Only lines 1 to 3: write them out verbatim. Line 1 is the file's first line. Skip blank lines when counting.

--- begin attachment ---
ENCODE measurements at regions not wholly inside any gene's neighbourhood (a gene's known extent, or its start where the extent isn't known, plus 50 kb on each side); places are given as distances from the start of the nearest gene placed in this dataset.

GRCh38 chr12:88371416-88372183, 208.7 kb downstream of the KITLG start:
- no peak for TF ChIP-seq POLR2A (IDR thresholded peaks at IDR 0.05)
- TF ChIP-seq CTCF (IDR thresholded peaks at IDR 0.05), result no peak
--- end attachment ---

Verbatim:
ENCODE measurements at regions not wholly inside any gene's neighbourhood (a gene's known extent, or its start where the extent isn't known, plus 50 kb on each side); places are given as distances from the start of the nearest gene placed in this dataset.

GRCh38 chr12:88371416-88372183, 208.7 kb downstream of the KITLG start:
- no peak for TF ChIP-seq POLR2A (IDR thresholded peaks at IDR 0.05)